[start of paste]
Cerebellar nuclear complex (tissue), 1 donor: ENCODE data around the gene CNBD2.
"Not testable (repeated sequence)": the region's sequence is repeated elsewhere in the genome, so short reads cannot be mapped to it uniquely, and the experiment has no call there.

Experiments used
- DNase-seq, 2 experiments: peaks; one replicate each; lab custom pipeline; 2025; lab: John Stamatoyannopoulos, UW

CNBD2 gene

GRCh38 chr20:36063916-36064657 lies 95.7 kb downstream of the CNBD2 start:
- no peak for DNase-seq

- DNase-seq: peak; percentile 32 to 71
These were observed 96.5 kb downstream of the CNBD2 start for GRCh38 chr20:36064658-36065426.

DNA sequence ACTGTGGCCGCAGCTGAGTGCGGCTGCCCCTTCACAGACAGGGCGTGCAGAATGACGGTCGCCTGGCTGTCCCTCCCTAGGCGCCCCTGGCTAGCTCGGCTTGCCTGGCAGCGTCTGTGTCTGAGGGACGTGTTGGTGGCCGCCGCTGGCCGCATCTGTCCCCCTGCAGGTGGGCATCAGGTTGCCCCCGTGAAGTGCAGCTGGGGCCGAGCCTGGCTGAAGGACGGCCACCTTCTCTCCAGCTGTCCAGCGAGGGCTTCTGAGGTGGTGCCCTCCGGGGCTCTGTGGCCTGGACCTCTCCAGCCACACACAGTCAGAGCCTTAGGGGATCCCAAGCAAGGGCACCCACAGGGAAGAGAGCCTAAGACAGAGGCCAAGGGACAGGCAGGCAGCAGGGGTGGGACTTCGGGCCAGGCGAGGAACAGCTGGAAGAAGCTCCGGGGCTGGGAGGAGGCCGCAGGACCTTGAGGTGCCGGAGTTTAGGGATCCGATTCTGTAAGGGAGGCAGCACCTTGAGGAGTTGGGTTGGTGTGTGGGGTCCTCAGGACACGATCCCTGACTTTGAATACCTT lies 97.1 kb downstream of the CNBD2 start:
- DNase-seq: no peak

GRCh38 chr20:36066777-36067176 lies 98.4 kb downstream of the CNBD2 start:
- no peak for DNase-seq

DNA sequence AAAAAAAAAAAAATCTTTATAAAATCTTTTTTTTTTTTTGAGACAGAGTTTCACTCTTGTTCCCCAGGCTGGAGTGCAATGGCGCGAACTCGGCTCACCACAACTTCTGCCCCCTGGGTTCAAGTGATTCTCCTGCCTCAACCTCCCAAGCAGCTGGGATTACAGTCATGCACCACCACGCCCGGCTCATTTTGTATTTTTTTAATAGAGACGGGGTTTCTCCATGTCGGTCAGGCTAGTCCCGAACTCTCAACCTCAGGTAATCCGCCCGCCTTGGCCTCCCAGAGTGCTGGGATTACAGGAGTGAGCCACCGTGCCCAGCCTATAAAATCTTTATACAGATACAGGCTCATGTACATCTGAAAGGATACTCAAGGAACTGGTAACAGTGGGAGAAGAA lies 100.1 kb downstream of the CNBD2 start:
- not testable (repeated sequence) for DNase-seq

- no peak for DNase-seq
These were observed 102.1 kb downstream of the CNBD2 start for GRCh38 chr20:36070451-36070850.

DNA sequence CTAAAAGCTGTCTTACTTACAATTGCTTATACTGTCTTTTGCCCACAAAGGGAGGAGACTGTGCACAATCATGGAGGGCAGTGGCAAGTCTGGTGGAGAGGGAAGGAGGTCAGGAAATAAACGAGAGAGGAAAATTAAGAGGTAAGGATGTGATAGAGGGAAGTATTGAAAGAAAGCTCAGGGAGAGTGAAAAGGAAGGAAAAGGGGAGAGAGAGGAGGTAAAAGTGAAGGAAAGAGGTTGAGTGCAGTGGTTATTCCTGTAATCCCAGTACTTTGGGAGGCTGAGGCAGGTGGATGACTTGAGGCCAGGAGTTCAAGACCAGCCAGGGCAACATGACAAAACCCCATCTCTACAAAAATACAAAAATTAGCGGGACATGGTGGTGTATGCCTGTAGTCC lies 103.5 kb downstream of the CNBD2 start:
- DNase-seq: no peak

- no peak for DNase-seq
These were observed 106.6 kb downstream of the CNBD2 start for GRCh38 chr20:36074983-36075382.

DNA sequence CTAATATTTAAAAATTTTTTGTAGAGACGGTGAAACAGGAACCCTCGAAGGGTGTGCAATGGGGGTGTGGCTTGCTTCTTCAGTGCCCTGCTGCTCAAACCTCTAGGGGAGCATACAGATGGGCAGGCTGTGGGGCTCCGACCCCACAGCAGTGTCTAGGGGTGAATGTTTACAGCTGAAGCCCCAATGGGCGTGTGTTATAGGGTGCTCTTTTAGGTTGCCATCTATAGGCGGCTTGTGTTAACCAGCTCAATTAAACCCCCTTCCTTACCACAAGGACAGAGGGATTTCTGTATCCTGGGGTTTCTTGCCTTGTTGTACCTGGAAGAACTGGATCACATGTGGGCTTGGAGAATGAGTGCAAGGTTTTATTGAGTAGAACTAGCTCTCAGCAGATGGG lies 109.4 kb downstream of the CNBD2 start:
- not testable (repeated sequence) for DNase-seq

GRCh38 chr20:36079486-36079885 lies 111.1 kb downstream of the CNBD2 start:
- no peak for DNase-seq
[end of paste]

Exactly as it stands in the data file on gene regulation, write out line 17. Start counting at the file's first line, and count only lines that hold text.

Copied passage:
These were observed 102.1 kb downstream of the CNBD2 start for GRCh38 chr20:36070451-36070850.